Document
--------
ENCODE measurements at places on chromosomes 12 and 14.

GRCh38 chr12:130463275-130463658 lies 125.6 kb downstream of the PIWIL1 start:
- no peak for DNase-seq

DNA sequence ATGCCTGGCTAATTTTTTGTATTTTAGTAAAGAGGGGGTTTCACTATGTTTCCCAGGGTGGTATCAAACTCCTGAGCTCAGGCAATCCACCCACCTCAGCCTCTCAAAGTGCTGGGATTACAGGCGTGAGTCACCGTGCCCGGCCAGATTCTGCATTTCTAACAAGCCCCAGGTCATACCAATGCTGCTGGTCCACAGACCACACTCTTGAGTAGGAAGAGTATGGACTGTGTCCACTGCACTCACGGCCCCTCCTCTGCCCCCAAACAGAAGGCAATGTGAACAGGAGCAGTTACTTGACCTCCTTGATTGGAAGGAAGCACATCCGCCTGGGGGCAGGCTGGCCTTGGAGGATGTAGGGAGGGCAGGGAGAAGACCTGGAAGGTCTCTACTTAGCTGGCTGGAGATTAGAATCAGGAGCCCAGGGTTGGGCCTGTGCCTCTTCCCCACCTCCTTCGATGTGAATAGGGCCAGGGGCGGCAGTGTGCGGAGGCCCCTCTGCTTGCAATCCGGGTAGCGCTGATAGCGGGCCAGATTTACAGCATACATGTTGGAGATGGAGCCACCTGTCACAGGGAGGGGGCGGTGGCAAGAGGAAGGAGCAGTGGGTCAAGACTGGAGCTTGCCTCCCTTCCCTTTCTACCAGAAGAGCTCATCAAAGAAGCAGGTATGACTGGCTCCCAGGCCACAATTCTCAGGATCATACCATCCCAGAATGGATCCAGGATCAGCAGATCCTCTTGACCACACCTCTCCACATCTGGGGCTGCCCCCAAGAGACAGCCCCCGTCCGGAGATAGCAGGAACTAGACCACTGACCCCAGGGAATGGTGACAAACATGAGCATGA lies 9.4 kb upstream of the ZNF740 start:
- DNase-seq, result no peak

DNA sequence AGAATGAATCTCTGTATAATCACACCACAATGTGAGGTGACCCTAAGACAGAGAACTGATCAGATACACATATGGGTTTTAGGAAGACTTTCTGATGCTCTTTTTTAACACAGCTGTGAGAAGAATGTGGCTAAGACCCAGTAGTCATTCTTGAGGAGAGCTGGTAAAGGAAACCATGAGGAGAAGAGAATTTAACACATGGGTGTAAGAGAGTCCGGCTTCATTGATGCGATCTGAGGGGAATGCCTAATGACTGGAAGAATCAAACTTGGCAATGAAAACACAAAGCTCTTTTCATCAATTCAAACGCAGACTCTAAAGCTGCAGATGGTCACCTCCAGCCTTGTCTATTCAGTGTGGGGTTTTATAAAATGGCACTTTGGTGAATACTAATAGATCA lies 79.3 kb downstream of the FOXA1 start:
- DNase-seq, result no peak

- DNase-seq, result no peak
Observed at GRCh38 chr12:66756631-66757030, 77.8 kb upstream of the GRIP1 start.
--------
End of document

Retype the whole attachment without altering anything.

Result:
ENCODE measurements at places on chromosomes 12 and 14.

GRCh38 chr12:130463275-130463658 lies 125.6 kb downstream of the PIWIL1 start:
- no peak for DNase-seq

DNA sequence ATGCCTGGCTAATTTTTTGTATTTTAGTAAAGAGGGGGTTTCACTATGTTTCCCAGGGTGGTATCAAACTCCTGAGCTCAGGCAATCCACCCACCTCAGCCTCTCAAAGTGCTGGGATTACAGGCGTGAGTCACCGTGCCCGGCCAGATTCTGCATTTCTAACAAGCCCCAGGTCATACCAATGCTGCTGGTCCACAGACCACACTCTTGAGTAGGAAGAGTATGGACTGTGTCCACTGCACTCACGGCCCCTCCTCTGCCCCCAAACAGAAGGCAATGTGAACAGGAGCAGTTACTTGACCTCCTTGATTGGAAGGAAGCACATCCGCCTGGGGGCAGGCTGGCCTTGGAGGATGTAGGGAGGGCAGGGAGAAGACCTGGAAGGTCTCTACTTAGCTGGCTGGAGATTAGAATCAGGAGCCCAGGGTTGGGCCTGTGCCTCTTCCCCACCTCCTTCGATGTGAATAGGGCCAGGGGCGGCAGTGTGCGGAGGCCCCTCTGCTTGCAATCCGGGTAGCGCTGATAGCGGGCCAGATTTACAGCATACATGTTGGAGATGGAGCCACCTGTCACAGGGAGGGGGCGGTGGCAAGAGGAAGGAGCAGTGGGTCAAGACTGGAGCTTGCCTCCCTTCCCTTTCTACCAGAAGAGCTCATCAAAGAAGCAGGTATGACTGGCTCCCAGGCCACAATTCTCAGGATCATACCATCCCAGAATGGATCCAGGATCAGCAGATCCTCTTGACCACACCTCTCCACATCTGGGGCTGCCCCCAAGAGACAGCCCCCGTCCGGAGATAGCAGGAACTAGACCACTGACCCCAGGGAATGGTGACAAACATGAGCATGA lies 9.4 kb upstream of the ZNF740 start:
- DNase-seq, result no peak

DNA sequence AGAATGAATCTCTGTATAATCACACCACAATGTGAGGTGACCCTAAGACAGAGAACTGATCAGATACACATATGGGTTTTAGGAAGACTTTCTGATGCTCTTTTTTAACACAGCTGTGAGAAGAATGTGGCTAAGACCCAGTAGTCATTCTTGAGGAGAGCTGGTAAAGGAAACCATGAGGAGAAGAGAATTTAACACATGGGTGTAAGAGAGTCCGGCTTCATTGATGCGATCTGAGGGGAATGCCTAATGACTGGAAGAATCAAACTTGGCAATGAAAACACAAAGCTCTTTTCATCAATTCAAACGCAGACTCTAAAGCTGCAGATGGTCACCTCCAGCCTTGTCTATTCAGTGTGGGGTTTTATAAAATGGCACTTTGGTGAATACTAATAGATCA lies 79.3 kb downstream of the FOXA1 start:
- DNase-seq, result no peak

- DNase-seq, result no peak
Observed at GRCh38 chr12:66756631-66757030, 77.8 kb upstream of the GRIP1 start.